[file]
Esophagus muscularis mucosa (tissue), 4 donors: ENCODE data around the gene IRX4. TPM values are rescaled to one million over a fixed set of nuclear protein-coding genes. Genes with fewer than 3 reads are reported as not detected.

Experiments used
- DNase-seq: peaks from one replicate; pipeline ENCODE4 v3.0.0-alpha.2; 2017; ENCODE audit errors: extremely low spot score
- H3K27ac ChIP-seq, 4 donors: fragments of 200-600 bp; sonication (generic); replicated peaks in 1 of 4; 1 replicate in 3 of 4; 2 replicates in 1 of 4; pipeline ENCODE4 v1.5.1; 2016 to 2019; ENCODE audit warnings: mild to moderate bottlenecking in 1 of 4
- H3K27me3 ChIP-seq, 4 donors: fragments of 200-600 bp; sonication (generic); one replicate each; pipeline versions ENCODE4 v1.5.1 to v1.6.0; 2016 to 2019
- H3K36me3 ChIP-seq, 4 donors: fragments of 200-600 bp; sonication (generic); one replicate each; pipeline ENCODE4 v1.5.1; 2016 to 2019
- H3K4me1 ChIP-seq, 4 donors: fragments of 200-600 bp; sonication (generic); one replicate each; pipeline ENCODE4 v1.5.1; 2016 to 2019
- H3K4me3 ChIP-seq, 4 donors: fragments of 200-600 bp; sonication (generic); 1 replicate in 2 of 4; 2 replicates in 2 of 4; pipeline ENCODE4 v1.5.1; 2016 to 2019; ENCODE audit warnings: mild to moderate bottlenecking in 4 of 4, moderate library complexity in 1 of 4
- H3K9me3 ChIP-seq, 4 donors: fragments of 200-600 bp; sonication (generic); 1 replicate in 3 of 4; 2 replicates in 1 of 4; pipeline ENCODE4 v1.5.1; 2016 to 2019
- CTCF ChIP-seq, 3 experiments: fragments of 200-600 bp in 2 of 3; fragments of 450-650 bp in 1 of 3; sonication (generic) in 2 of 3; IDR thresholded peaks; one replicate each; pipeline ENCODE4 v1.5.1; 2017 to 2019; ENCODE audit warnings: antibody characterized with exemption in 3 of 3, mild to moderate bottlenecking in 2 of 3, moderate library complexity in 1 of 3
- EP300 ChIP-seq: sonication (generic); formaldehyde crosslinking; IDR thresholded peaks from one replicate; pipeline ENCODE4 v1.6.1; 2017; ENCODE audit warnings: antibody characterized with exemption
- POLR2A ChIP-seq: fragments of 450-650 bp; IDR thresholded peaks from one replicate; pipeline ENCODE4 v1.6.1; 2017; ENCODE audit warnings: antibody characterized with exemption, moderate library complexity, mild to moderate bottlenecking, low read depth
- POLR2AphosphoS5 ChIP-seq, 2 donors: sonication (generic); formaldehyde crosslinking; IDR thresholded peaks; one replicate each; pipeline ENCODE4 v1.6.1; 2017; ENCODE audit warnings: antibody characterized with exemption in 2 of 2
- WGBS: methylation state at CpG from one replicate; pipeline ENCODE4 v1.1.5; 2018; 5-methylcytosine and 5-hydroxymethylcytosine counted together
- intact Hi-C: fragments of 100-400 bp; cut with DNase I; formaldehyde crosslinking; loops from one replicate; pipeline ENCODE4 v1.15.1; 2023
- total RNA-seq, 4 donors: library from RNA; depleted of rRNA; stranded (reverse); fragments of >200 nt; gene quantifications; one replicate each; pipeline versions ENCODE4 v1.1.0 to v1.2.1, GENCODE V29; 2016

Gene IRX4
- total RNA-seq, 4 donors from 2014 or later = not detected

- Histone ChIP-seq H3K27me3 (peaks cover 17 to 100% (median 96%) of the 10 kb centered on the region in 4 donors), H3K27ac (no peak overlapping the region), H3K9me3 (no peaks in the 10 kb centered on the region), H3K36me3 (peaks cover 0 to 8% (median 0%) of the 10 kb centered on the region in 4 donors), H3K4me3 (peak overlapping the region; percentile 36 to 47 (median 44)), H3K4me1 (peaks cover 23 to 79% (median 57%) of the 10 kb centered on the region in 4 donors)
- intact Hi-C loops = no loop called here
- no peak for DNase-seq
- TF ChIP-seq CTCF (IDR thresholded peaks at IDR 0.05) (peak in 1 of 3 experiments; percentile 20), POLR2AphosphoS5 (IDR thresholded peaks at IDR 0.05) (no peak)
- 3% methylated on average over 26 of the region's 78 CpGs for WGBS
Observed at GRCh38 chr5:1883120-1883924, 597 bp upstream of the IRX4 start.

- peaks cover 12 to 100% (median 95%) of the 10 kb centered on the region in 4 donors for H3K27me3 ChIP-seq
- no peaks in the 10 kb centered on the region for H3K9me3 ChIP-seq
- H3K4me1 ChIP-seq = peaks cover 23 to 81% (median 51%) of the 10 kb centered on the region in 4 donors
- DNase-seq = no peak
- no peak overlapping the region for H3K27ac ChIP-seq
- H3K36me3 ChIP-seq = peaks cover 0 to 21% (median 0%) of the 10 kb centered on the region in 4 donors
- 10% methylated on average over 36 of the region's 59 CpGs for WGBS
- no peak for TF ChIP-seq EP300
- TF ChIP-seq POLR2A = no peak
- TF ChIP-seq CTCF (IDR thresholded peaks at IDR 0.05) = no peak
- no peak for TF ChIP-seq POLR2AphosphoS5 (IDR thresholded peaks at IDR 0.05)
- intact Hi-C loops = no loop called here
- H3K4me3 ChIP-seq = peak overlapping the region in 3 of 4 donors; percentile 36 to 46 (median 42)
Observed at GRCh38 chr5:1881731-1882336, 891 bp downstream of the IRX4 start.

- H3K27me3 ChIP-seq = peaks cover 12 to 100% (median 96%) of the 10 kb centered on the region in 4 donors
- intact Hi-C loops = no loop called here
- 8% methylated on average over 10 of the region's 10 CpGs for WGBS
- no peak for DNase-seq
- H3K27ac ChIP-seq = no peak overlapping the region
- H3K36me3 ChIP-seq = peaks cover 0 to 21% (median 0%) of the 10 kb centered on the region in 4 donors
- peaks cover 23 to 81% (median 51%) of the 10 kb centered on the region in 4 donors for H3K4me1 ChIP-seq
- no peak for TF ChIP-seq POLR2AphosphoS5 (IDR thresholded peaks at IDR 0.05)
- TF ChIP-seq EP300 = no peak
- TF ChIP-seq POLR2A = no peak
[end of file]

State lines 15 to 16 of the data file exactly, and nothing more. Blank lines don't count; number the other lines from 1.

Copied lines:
- intact Hi-C: fragments of 100-400 bp; cut with DNase I; formaldehyde crosslinking; loops from one replicate; pipeline ENCODE4 v1.15.1; 2023
- total RNA-seq, 4 donors: library from RNA; depleted of rRNA; stranded (reverse); fragments of >200 nt; gene quantifications; one replicate each; pipeline versions ENCODE4 v1.1.0 to v1.2.1, GENCODE V29; 2016